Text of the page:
In truth, those of us who are believers, should be humbly grateful that God did choose us and call us to eternal life, knowing that He can do whatever he wants with us. Our destinies were changed by His sovereign call on our lives, and we are no longer destined for the fires of hell. Thus Paul, and God really, resolve the issue of “Free will” for us with masterful artistry to remind us that God is able to do whatever He wants, anytime He wants and using whatever means He wants to. There can be no greater cause for alarm among unbelievers than that fact, and at the same time no greater cause for rejoicing for those who are called to faith!
This leads us to Paul’s opening in Chapter 8: “Therefore, there is now no condemnation for those who are in Christ Jesus.” What greater comfort need we? And yet, we struggle, we complain, we moan and lay about in our supposed suffering and lament our condition. Amazing that we can be that ungrateful isn’t it? For the believer, this book and this theology should indeed lead us to doxology – tremendous praise and worship for our Creator God who through His mercy devised a plan of salvation and brought us into that plan through faith in His Son Jesus Christ! Hallelujah!
So how then can we rejoice in our suffering? How can the comfort of knowing that we belong to the Great God of the Universe bring us joy in the midst of trials? Paul goes on in Chapter 8 to give us one of the great passages in the Bible, a passage filled with hope and comfort as well as promise for the future (Romans 8:28) “And we know that for those who love God all things work together for good, for those who are called according to his purpose.”
Here is the pinnacle of our faith: Jesus is the Rock, the great Rock of our salvation written about over and over in the Old Testament, here presented as the one who will both protect us and grow us through all circumstances. We understand this protection not to be about earthly things, or circumstances in this life (in part perhaps), but as to our eternal spiritual existence – for His purposes. We are born again but not into a kingdom of this earth, not in the physical realm, but as spiritual beings with a Heavenly existence assured for us.
This changes everything for the believer. It gives us what we call a “Heavenly perspective.” Paul doesn’t casually mention “All things” in Romans 8:28 so that we can dismiss it as hyperbole or some such. Rather he is making an assertion that quite literally God is working all things for our good! Here we have the basis for rejoicing in our suffering, the knowledge that God is ultimately in control of all things, and that He will make them turn out for the best for us in light of our spiritual and eternal existence.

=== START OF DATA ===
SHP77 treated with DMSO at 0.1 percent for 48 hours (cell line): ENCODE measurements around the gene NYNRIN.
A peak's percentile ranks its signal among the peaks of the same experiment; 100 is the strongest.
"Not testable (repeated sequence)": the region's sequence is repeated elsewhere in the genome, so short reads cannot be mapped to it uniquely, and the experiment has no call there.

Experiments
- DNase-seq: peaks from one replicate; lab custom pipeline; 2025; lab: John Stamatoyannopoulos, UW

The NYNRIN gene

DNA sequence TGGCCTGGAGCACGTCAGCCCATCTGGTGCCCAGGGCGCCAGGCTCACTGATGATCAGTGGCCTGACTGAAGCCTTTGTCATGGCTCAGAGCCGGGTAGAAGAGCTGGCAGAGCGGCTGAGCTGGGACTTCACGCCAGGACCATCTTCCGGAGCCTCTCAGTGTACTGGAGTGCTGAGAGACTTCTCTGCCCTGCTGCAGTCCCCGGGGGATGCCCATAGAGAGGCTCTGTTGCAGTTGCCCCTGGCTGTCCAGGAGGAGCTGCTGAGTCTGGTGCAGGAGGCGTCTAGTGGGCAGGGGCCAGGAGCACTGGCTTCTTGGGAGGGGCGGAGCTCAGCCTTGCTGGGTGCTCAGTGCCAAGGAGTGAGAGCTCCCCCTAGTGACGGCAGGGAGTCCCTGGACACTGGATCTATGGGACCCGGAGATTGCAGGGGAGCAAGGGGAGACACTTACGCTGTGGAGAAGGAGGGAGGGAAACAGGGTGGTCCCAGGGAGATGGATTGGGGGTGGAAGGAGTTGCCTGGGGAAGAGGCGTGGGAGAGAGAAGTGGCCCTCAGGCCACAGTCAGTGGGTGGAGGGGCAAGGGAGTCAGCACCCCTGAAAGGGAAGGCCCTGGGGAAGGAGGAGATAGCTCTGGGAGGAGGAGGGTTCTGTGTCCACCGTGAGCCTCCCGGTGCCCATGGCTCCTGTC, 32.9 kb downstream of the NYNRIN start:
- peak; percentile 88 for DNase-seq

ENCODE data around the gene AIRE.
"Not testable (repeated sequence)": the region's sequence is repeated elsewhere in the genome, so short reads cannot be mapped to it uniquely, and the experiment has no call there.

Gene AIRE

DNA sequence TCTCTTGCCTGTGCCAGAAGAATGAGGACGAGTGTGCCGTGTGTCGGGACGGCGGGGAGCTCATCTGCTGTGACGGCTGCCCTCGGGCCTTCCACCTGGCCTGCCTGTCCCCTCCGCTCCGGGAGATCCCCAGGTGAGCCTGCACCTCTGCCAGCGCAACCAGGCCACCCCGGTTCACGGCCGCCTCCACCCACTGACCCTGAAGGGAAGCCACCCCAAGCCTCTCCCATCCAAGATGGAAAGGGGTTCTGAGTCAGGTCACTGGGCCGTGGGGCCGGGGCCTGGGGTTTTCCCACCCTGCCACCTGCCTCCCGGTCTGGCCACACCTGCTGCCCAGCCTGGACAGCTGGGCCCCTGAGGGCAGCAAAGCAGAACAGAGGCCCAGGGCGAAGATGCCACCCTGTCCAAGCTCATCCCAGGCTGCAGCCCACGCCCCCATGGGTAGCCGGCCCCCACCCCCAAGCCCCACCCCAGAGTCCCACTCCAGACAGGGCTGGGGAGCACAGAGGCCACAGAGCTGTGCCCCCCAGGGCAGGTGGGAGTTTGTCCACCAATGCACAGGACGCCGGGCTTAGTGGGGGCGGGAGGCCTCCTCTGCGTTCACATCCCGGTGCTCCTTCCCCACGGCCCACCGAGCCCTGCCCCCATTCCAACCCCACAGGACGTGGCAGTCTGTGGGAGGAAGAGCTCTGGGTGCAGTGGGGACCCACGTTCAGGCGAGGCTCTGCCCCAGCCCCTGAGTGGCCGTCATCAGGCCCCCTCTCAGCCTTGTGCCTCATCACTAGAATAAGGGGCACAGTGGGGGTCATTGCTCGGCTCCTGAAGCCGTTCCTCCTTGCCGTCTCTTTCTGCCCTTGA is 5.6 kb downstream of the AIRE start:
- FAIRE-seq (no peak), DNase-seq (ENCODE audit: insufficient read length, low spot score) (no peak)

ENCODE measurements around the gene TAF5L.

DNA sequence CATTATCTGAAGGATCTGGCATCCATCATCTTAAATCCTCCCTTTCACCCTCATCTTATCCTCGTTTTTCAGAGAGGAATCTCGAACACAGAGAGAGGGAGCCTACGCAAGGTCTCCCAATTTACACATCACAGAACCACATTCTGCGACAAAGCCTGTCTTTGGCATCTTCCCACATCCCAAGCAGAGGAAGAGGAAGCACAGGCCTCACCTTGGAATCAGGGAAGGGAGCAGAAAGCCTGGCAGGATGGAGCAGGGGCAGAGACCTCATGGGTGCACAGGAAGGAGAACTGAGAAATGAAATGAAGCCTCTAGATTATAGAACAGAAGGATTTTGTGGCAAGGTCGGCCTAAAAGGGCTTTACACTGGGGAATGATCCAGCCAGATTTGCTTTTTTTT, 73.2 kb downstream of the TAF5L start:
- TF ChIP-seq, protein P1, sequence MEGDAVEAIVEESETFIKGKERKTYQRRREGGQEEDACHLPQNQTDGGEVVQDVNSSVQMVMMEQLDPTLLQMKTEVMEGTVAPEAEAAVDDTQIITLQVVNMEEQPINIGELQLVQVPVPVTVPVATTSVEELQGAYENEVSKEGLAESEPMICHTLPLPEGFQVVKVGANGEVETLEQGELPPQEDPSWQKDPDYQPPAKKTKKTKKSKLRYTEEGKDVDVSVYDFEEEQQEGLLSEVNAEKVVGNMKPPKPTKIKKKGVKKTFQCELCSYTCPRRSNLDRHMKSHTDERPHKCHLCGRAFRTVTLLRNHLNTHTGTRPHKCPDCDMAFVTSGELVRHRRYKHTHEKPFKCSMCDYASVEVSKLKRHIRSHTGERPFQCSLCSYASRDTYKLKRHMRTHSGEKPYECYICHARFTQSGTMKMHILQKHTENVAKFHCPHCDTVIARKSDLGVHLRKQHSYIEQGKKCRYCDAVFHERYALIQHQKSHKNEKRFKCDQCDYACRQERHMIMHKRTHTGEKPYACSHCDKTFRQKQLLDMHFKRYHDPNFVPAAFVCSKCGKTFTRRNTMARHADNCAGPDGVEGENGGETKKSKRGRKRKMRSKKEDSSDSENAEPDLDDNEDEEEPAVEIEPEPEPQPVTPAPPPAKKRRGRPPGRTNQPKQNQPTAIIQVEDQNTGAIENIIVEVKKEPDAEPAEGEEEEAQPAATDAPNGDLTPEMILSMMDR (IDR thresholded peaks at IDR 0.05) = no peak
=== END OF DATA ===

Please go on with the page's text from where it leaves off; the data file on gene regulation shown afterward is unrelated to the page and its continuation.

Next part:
Our part in this is to simply trust and have faith that He will control these circumstances and bring about the best spiritual conclusion – no matter what. This does not, however, always mean that our physical circumstances are going to be ideal. In fact, in light of Jesus’ warnings about persecution and his ultimate death on the Cross at Calvary, as well as the history of the Church that shows that many believers (starting with most of the Apostles) have been martyred over the centuries, we should be wary of any other gospel or preacher who teaches that we deserve some kind of prosperity in this life.
My personal favorite example is Corrie Ten Boom, in her book The Hiding Place (3) where she describes the circumstances in a German Concentration Camp during World War II. She and the other women there were subjected to numerous trials, including long and exhausting work days, starvation rations, persistent cold and deplorable conditions, and the fact that many were dying around them constantly. In fact, Corrie’s sister Betsie died in the camps, and urged Corrie before she died to forgive her captors as she had.
The most striking illustration in Miss Ten Boom’s work was where she described how after long days working their fingers to the bone she and the other women would gather at night time by the light of a candle in their barracks and read God’s Word. She said that they would be transported out of this world of suffering into a place of light and comfort. This physical world seemed to melt away and become unreal to them, and the Kingdom of Heaven would then become their “Real world” even if only for those moments they were able to sit and read to one another.
That is Romans lived out. I know there are numerous other instances, many stories of martyrs and such who have given all for the Lord, but Corrie Ten Boom’s story puts flesh on the arguments and promises that Paul brings forth in Romans in the midst of unimaginable suffering. That is how our lives are to be lived out, in light of the fact that all our sufferings in this physical world mean nothing compared to the surpassing greatness of the Kingdom of Heaven and our Savior Jesus Christ. That is true doxology coming from right theology!
1 – http://www.xenos.org/ministries/crossroads/OnlineJournal/issue3/mtappa.htm#Note1
2 – http://www.biblewheel.com/Wheel/CitationsInRomans.php
3 – The Hiding Place, Corrie Ten Boom, Elizabeth & John Sherrill, Bantan Books, 1984